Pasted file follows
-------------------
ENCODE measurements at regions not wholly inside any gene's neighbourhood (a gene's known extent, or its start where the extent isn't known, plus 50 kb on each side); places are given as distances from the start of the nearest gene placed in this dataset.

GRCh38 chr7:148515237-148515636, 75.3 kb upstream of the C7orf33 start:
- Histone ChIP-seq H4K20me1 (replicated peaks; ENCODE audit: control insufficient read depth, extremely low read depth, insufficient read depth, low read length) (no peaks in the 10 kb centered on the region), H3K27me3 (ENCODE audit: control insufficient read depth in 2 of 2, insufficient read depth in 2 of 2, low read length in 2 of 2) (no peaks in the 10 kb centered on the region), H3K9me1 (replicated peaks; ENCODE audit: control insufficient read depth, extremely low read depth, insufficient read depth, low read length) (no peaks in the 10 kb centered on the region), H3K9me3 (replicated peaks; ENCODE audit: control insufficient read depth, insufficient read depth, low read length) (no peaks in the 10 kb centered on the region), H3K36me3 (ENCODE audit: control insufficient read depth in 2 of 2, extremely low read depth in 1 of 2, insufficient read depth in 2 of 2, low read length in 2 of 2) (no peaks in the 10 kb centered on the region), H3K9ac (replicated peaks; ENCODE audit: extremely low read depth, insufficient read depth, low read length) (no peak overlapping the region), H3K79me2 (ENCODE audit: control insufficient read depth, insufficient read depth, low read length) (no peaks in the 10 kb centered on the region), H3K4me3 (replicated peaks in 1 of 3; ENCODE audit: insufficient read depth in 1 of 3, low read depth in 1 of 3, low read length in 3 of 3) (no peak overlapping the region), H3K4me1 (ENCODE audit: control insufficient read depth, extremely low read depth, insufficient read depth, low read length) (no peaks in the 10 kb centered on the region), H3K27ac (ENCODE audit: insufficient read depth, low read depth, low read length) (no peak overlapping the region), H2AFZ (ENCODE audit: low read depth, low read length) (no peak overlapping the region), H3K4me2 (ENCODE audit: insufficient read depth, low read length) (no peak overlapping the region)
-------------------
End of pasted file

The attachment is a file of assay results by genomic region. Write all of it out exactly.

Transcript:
ENCODE measurements at regions not wholly inside any gene's neighbourhood (a gene's known extent, or its start where the extent isn't known, plus 50 kb on each side); places are given as distances from the start of the nearest gene placed in this dataset.

GRCh38 chr7:148515237-148515636, 75.3 kb upstream of the C7orf33 start:
- Histone ChIP-seq H4K20me1 (replicated peaks; ENCODE audit: control insufficient read depth, extremely low read depth, insufficient read depth, low read length) (no peaks in the 10 kb centered on the region), H3K27me3 (ENCODE audit: control insufficient read depth in 2 of 2, insufficient read depth in 2 of 2, low read length in 2 of 2) (no peaks in the 10 kb centered on the region), H3K9me1 (replicated peaks; ENCODE audit: control insufficient read depth, extremely low read depth, insufficient read depth, low read length) (no peaks in the 10 kb centered on the region), H3K9me3 (replicated peaks; ENCODE audit: control insufficient read depth, insufficient read depth, low read length) (no peaks in the 10 kb centered on the region), H3K36me3 (ENCODE audit: control insufficient read depth in 2 of 2, extremely low read depth in 1 of 2, insufficient read depth in 2 of 2, low read length in 2 of 2) (no peaks in the 10 kb centered on the region), H3K9ac (replicated peaks; ENCODE audit: extremely low read depth, insufficient read depth, low read length) (no peak overlapping the region), H3K79me2 (ENCODE audit: control insufficient read depth, insufficient read depth, low read length) (no peaks in the 10 kb centered on the region), H3K4me3 (replicated peaks in 1 of 3; ENCODE audit: insufficient read depth in 1 of 3, low read depth in 1 of 3, low read length in 3 of 3) (no peak overlapping the region), H3K4me1 (ENCODE audit: control insufficient read depth, extremely low read depth, insufficient read depth, low read length) (no peaks in the 10 kb centered on the region), H3K27ac (ENCODE audit: insufficient read depth, low read depth, low read length) (no peak overlapping the region), H2AFZ (ENCODE audit: low read depth, low read length) (no peak overlapping the region), H3K4me2 (ENCODE audit: insufficient read depth, low read length) (no peak overlapping the region)